Last time out at City Hall we bitched about childish behaviour from the Tory part of the horseshoe (table banging, sycophantic questions, chanting) in support of Boris's budget and Mayoral candidacy. But it turns out electioneering is catching.
Let's remind ourselves, again, of the purpose of the London Assembly.
The 25 Assembly Members hold the Mayor to account by examining his decisions and actions to ensure he delivers on his promises to Londoners.
Their monthly opportunity to quiz the Mayor should, then, be a time to get information that's relevant and important to Londoners. (Questions are submitted in advance so the Mayor's team has time to research.) But this is politics, and we hear there's an election coming up, so a good chunk of the questions were about subjects the Assembly Member already knew the answer to and which would allow either Boris to trumpet good work or slam Livingstone (often referred to as "my predecessor" – has Boris been told not to mention Ken by name again?) or his political opponents to skewer him on promises unfulfilled.
Yes, some of the skewering could be classed as 'holding the Mayor to account', but at the end of the session it did rather feel like the opposition wanted to place a pair of devil horns on his head and stick a trident in his hand. Maybe they were just pissed off about him turning up late, hair artfully dishevelled (though not as late as Brian Coleman, who made his appearance two and a half hours into proceedings).
Conversely, every other Tory question was flipped by Boris to attack Ken's fare cut promise and a TfL-projected £1.12bn loss in fares revenue to 2015. A sensible question from Roger Evans about bus driving standards made passing reference to availability of wheelchair ramps, which was seized on by the Mayor as an example of something that could be lost under Ken. Boris's campaign has given us a breakdown of the projects they expect would be affected; TfL's income over the same period is predicted to be around £14bn so while £1.12bn is a sizeable chunk it wouldn't affect every single sodding transport issue all over London. If Boris trots out the same response every single time it's going to get very old, very quickly, and we might resort to posting photos of kittens instead of reporting MQT proceedings. Oh, and Boris never did say what he'd do about bus driving standards.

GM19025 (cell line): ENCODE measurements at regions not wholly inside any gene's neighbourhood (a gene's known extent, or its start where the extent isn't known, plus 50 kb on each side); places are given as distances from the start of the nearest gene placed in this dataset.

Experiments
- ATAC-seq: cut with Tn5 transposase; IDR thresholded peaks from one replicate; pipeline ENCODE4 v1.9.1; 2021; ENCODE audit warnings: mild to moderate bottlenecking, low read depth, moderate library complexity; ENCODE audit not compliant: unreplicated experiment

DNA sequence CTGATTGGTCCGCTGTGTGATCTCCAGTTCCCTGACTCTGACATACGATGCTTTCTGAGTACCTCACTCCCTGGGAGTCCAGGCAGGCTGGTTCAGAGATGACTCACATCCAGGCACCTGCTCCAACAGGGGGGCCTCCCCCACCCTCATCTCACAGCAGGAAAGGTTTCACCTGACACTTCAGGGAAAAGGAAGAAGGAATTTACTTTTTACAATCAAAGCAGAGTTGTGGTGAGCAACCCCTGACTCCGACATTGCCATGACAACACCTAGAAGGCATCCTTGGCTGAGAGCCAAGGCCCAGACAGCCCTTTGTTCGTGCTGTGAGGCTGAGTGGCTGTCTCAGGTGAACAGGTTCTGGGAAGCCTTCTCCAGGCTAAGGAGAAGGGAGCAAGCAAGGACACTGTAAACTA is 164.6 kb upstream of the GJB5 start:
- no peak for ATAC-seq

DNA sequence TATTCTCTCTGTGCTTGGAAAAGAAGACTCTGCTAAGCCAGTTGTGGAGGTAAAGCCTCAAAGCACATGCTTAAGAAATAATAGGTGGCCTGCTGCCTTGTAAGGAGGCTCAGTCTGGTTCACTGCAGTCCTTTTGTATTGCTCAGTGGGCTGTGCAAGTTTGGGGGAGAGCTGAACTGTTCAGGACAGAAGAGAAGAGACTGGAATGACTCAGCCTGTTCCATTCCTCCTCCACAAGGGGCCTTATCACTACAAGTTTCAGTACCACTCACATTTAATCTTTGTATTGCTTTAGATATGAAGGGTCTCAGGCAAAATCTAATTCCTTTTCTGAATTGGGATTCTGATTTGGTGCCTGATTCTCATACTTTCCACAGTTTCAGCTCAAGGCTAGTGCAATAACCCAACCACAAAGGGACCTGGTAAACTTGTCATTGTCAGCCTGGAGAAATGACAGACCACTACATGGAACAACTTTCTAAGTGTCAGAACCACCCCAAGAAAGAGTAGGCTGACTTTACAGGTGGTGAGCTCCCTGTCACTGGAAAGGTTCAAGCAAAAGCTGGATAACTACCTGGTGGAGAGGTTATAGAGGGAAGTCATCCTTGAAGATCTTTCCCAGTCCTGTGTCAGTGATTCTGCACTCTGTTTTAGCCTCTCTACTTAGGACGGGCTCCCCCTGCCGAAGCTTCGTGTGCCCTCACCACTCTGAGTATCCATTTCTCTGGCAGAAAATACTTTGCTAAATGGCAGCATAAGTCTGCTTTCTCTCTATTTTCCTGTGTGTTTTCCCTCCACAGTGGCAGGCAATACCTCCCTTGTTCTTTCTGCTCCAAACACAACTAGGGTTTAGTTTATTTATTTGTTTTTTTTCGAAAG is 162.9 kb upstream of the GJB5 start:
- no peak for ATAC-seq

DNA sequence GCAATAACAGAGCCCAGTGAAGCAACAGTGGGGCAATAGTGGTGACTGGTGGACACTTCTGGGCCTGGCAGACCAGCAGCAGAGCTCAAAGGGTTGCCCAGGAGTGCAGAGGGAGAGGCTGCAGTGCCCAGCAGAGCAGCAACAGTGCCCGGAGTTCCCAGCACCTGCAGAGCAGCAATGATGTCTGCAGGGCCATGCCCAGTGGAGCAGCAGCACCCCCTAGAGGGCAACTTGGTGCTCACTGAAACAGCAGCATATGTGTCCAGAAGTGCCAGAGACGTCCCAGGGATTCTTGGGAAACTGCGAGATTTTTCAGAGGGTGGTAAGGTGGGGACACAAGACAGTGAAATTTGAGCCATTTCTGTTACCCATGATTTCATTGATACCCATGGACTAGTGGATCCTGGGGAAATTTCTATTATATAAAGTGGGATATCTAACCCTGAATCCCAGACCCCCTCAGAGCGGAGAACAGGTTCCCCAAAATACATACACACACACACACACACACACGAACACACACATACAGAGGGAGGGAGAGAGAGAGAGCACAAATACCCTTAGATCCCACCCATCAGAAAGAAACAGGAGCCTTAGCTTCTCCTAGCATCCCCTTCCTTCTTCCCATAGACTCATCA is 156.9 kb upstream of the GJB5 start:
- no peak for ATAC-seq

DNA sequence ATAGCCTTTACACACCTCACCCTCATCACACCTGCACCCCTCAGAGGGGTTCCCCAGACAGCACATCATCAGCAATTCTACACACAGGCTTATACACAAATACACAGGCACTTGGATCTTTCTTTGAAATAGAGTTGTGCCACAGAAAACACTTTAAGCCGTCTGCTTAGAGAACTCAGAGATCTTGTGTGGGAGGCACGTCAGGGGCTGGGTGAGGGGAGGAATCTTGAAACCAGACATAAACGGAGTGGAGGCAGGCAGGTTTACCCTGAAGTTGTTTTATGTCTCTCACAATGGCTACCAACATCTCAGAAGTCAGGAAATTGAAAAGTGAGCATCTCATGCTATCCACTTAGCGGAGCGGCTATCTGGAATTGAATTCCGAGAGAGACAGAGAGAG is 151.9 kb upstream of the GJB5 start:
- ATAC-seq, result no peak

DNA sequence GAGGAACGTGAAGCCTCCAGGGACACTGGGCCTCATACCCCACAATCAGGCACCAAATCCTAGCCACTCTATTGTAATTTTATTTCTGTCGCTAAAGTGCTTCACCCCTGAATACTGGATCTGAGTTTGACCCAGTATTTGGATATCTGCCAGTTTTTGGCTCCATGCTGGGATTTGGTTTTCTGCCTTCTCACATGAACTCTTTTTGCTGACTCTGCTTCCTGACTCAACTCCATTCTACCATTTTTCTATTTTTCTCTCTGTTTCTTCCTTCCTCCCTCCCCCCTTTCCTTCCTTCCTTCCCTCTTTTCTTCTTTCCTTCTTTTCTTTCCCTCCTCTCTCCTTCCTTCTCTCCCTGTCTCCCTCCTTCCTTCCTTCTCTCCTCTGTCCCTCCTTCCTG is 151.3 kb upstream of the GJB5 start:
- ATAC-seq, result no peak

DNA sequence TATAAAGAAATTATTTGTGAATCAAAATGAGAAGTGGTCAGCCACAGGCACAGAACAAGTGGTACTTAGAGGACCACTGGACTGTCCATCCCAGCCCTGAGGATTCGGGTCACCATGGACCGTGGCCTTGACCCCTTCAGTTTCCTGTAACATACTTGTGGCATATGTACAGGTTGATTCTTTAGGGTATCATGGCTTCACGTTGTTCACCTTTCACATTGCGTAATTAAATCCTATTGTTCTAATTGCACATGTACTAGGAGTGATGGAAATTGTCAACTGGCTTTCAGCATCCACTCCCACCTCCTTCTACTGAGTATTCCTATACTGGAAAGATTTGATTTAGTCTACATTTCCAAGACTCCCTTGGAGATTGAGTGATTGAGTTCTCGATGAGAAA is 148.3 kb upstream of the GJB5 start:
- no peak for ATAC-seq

So thank you, Conservative members Victoria Borwick and Andrew Boff, who asked genuine questions about Games Lanes and crime in Olympic boroughs. It's going to be a long two and a half months.
The webcast of Mayor's Question Time is available to watch now. Transcripts will be available shortly. Photo by Laurabot_ from the Londonist Flickr pool. The first paragraph was edited after publication to try to clarify that pisspoor questioning came from all quarters.